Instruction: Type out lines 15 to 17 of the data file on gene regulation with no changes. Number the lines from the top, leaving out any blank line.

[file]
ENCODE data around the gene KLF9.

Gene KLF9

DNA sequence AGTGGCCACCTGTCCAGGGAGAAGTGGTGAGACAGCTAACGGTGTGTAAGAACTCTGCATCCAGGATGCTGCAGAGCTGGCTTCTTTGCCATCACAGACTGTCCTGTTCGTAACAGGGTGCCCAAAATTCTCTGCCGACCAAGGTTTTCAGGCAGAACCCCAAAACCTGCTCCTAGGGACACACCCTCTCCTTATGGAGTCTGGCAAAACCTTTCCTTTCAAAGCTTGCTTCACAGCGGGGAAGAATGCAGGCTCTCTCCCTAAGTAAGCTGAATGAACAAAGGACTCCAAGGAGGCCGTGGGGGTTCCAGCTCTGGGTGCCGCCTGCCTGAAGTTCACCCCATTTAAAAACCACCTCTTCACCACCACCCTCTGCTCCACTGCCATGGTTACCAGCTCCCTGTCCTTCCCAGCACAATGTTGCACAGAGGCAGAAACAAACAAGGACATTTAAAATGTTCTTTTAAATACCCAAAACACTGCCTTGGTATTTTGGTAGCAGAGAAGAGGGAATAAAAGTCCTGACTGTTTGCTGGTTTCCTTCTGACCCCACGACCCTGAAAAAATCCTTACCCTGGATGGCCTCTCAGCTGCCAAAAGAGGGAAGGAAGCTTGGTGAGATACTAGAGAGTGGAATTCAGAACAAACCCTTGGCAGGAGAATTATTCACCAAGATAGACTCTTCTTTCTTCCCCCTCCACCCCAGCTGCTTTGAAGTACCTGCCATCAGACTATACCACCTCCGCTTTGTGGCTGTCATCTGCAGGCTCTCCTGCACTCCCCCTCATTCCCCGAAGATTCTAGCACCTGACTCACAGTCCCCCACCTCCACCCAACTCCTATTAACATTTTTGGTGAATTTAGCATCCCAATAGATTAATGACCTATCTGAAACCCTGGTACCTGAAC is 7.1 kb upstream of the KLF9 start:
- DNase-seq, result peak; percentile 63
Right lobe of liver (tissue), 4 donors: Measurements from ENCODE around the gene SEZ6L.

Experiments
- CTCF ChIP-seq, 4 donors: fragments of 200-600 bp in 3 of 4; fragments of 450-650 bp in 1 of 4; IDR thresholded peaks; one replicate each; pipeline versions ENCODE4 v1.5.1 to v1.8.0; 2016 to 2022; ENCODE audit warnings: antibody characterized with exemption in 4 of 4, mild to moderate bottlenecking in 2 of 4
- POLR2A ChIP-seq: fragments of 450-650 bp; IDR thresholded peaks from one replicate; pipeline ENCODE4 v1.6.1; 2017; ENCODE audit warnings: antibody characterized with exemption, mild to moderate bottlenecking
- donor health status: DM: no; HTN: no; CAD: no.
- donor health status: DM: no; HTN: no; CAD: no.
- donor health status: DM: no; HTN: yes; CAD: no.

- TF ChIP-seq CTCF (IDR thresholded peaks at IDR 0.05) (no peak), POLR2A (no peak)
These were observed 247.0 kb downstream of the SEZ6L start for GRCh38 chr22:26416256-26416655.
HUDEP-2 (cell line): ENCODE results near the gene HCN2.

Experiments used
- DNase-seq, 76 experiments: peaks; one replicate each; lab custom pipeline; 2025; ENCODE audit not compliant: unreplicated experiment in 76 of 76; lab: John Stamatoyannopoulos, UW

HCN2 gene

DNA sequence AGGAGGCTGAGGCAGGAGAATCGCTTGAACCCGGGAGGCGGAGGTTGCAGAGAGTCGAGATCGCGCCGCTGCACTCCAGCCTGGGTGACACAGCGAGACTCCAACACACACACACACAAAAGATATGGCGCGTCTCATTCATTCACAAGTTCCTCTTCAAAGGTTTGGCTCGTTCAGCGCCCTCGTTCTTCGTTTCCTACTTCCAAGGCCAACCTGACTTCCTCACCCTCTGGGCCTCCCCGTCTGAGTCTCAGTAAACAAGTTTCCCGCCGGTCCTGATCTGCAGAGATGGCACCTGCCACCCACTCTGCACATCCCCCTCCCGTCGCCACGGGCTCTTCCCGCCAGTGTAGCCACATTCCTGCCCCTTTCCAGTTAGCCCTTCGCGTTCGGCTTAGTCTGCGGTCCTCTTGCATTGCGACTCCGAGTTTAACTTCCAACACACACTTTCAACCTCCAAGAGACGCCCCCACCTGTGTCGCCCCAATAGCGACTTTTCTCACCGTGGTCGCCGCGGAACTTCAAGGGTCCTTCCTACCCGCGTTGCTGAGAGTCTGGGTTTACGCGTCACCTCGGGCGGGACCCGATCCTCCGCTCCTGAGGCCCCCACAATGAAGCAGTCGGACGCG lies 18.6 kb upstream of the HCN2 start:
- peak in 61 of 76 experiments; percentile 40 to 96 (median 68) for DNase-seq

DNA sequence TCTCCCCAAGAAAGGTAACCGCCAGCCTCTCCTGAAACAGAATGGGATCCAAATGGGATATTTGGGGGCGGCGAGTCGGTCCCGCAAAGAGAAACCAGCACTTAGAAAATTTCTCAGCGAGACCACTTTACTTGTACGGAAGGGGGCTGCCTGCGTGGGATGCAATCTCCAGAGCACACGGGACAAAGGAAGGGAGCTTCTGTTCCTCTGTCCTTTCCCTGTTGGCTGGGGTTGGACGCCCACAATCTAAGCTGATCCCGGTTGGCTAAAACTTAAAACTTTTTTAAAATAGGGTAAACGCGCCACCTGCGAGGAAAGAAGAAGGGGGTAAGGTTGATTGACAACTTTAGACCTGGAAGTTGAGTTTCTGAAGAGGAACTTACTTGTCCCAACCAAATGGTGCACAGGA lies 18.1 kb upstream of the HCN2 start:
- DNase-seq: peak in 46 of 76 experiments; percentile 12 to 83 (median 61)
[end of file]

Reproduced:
Experiments used
- DNase-seq, 76 experiments: peaks; one replicate each; lab custom pipeline; 2025; ENCODE audit not compliant: unreplicated experiment in 76 of 76; lab: John Stamatoyannopoulos, UW

HCN2 gene